A slowdown in the U.S. economy may lead to difficulties for the Indian textile industry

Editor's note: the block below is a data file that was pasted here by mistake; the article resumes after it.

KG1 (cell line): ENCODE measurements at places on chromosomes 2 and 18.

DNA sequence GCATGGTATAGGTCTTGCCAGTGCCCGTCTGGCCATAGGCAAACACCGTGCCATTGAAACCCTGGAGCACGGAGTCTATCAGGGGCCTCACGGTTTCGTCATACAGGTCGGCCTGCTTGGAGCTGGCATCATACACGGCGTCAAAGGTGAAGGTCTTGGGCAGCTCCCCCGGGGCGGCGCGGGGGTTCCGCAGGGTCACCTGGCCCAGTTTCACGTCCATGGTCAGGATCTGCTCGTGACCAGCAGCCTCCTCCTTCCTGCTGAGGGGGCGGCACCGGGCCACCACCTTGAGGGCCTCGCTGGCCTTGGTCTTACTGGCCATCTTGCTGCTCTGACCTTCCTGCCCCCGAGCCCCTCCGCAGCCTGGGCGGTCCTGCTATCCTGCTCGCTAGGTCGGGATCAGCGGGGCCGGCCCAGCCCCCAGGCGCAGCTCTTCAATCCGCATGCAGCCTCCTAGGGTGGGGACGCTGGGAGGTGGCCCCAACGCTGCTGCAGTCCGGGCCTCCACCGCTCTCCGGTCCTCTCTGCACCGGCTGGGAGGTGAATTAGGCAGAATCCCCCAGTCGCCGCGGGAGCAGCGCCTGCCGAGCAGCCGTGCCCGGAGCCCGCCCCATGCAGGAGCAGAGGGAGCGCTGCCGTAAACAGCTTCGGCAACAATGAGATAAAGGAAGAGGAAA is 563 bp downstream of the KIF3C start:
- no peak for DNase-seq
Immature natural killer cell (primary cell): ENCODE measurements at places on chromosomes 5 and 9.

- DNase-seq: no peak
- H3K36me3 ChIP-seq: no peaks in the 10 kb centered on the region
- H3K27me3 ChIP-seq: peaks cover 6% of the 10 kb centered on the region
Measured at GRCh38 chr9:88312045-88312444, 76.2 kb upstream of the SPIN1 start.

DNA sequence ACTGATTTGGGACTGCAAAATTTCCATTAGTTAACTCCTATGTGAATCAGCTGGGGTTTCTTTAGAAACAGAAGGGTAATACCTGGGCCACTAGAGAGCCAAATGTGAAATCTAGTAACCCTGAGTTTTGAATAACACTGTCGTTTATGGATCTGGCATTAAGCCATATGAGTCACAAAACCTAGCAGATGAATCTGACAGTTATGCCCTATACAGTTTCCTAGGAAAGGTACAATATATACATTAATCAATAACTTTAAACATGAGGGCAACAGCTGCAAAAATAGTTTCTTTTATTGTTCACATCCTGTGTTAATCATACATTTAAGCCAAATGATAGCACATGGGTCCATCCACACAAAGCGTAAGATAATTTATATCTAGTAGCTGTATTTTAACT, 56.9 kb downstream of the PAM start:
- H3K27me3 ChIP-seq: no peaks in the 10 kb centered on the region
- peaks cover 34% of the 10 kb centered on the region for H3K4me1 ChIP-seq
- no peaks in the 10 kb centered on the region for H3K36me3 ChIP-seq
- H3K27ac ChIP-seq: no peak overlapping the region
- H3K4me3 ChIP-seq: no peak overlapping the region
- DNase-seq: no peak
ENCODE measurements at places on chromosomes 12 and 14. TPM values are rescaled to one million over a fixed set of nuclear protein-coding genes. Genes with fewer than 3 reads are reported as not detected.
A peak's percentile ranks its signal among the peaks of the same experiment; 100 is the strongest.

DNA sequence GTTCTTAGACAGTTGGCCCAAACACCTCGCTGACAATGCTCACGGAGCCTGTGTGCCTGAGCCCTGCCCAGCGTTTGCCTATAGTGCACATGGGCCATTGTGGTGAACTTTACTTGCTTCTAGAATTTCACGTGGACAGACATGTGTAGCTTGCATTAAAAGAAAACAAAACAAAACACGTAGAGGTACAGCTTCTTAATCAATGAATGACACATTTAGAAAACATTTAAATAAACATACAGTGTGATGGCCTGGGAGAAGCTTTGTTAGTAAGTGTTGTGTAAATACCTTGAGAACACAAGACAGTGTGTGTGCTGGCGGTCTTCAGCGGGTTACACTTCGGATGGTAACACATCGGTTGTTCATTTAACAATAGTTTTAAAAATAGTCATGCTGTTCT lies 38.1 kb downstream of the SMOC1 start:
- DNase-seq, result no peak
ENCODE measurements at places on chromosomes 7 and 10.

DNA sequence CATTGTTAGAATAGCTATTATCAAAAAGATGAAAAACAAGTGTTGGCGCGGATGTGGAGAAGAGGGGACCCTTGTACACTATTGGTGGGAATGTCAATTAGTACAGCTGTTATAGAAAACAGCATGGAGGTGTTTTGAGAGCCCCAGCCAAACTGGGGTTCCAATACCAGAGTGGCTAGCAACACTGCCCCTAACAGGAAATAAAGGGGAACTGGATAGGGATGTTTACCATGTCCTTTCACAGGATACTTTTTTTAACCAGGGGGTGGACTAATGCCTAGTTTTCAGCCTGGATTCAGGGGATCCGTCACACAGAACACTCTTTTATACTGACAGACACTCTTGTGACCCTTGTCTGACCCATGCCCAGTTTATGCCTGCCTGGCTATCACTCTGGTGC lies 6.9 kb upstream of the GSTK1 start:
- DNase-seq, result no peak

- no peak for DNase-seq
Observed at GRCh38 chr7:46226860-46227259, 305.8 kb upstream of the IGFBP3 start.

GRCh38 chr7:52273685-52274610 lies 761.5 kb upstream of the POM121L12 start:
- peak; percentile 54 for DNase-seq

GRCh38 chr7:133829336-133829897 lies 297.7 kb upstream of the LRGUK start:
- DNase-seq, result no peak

Last year, due to the appreciation of the rupee, the Indian textile industry cut 150,000 jobs. However, the worst time for the textile industry has not yet arrived. The economic recession in the United States has not only caused the textile industry to decline, but will also cause the textile industry to lay off another 150,000 workers. The U.S. market accounts for approximately 35% of India’s textile product exports. The slowdown in exports to the U.S. market will directly cause India’s exports to fall back. Rahul Mehta, President of the Garment Manufacturing Association of India (CMAI), expressed the industry’s concerns. 'For example, in 2008-09, clothing exports to the United States are expected to fall by 15-20%, and the impact on overall textile product exports is 10-15%. There is also a speculation that scares textile companies. There are 5.8 million employees in the apparel industry. Last year, the rupee appreciated by nearly 12%, resulting in 150,000 unemployment in the apparel industry. Mehta said that the scale of textile exports continues to decline, and the clothing industry will cut another 1.5 million employees. In fact, clothing exports in 2006-07 reached approximately 8.7 billion U.S. dollars, and exports this year will be less than 8 billion U.S. dollars. In response to the US economic recession, the textile industry's exports will be pulled down to 7.3 billion U.S. dollars in the fiscal year ending in March 2009. Among the textile companies, the knitting industry exports 3 billion U.S. dollars to the United States, accounting for 45% of the total exports, and the knitting industry will suffer the most impact. Tirupur, an Indian knitwear center, accounts for 56% of the country’s exports. The state has already laid off 16,000 employees last year. A Sakthivel, president of the Tirupur Exporters Association, said that if exports to the United States decrease, we will have to cut another 15,000 people. The textile industry has begun to take countermeasures. 10 Asian countries, including China, Vietnam, Hong Kong and India, have formed the Asian Apparel Alliance (AAF) to expand clothing trade between Asian countries and reduce exports to the United States. AAF Chairman Fu Mehta said that we realize that a large number of exports to the single market will be detrimental to the development of our textile industry. As a measure that can be taken immediately, Mehta hopes that the central government will refund the tariffs levied at 5 to 6% of the FOB prices of various states, and at the same time reduce bank interest to bring it in line with international bank interest, and also to reform the labor law. He said that the government should take all measures to achieve the goal in one step, and should not adopt a procrastination style. Sakthivel said that only the government can save the textile industry and provide relief measures for the textile industry, including the abolition of handling fees, all state taxes and central government taxes.